difference between fighting theory and fact. With one you lose, with
the other you survive.
For those instructors who remain true to their roots, remember, the
survival of this art lies not in the past, nor in the present, but
in the future. That future is our child.
I admit, teaching children was not my first desire. When I began
teaching adult classes at our church, my wife kept telling me that I
should teach children and gave all the logical reasons for doing so.
Not wanting to do it, I was able to side step the issue until one
day, while visiting my friend, Vince, at his Buena Park Studio.
Knowing I was again teaching, he asked if I were teaching children.
When I told him no he replied, what if your teaching San Soo to
kids saved one child from joining a gang or using drugs? Remember
what Jimmy did for us? Vinceís words were like a knife through the
heart. I tried to ignore them but they kept nagging at me. Then one
evening a mother approached me with her 8-year-old daughter and
asked if I taught children. When I told her no, she pointed to her
fair-haired little girl and asked, what if you teach her one thing
that protects her from being kidnapped. isn't that worth it.
At that point, how can you argue with such logic? After asking the
church, talking to my wife and praying for Christ to direct me, we
now teach children. We teach them all aspects of San Soo, including
defense and offense against an adult attacker. We also teach
traditional Christian values, commitment, discipline, honesty,
integrity and most of all, confidence. Our method of teaching boils
down to two words, love and discipline. Discipline not only in the
sense of receiving motivation when they misbehave or don't pay
attention in class, but encouragement to be responsible for their
actions. We see the effect of our teaching method by this: Children
who have started as timid, withdrawn, introverted boys and girls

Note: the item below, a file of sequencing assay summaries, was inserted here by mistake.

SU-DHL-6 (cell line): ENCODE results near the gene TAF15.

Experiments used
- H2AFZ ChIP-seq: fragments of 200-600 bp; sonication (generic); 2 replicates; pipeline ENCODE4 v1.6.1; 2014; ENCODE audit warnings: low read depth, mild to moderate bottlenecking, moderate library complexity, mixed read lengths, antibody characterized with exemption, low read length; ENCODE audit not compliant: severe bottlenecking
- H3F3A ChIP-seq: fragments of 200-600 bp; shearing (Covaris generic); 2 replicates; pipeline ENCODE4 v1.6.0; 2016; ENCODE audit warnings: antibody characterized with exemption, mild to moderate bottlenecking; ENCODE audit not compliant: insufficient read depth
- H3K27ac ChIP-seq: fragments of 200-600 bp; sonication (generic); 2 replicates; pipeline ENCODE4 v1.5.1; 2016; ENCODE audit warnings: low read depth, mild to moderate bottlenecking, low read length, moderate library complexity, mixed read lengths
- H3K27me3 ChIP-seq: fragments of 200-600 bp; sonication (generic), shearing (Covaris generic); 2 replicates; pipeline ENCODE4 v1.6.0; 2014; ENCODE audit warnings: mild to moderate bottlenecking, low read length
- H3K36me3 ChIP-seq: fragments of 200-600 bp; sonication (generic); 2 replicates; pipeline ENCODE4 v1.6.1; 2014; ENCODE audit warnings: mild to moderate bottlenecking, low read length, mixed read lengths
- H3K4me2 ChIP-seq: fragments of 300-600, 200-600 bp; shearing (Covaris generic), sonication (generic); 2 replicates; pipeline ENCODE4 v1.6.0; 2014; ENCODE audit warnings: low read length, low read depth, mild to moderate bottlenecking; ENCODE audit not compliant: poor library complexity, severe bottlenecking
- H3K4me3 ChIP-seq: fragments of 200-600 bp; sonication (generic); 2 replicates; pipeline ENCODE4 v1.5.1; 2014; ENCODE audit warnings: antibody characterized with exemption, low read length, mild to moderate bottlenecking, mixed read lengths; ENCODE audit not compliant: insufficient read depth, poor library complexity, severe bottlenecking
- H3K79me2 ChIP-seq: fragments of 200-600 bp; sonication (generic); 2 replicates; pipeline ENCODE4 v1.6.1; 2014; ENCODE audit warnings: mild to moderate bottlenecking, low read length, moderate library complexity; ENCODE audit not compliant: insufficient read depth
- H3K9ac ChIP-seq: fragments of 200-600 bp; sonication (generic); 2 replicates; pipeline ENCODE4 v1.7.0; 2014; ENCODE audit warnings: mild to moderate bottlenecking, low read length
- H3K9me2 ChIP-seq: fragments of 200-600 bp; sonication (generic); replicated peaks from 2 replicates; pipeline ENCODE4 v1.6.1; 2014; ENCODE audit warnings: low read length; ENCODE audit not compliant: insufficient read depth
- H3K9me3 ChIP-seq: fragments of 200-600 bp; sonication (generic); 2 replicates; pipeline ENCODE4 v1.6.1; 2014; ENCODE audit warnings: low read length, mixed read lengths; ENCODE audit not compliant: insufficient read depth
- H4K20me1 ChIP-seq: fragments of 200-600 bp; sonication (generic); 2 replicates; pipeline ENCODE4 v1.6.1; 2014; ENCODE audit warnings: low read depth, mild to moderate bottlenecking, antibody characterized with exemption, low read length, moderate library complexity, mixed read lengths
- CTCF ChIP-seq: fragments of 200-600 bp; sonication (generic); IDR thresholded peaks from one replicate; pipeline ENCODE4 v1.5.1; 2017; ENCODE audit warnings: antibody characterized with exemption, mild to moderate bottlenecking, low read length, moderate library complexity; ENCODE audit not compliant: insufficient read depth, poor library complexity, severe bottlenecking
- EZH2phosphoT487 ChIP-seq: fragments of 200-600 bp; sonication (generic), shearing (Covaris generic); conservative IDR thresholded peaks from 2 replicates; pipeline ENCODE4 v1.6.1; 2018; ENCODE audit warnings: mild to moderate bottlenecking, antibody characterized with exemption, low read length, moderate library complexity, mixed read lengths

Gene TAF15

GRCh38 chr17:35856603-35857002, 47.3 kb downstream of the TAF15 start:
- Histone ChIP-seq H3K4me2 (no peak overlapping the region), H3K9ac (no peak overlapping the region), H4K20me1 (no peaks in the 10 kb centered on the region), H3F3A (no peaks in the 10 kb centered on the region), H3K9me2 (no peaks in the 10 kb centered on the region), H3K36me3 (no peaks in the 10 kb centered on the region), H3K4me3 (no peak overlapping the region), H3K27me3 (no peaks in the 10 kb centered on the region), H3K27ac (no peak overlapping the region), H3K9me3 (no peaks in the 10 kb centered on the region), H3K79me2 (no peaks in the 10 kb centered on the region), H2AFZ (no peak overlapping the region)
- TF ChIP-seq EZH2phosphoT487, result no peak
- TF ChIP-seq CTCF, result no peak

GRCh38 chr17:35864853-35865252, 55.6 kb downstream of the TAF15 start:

with time, training, discipline and love, develop into confident,
outgoing young people. This confidence not only effects them now, it
will influence all aspects of their life as they grow up. As we
teach them, my greatest desire is that these children remember the
history, the lessons, and fine details of San Soo. Then one day,
they, in turn will pass the same training down to others. In doing
so, San Soo will very much remain alive.
In all this, I picture Jimmy in my mind, standing in the midst of
the children's class, with his typical big smile, patting the
children on their heads and backs, exclaiming, you doing good
Teach a child to choose the right path, and when he is older, he
will remain upon it. Proverbs 22:6
Sam Silva (pictured with sons, Samuel and Joshua) has been active
in Kung Fu San Soo for more than 30 years. Training at the El Monte
Studio, he received his black belt, first through seventh degree
black belts and Master ranking from Grandmaster Jimmy H. Woo. Sam
was the past Vice President of the International Kung Fu San Soo
Association and has written nationally published articles on San
Soo. He currently teaches at Calvary Chapel of the Chino Valley,
12205 N. Pipeline Ave., Chino.
Chapel Chino Valley
12205 Pipeline Avenue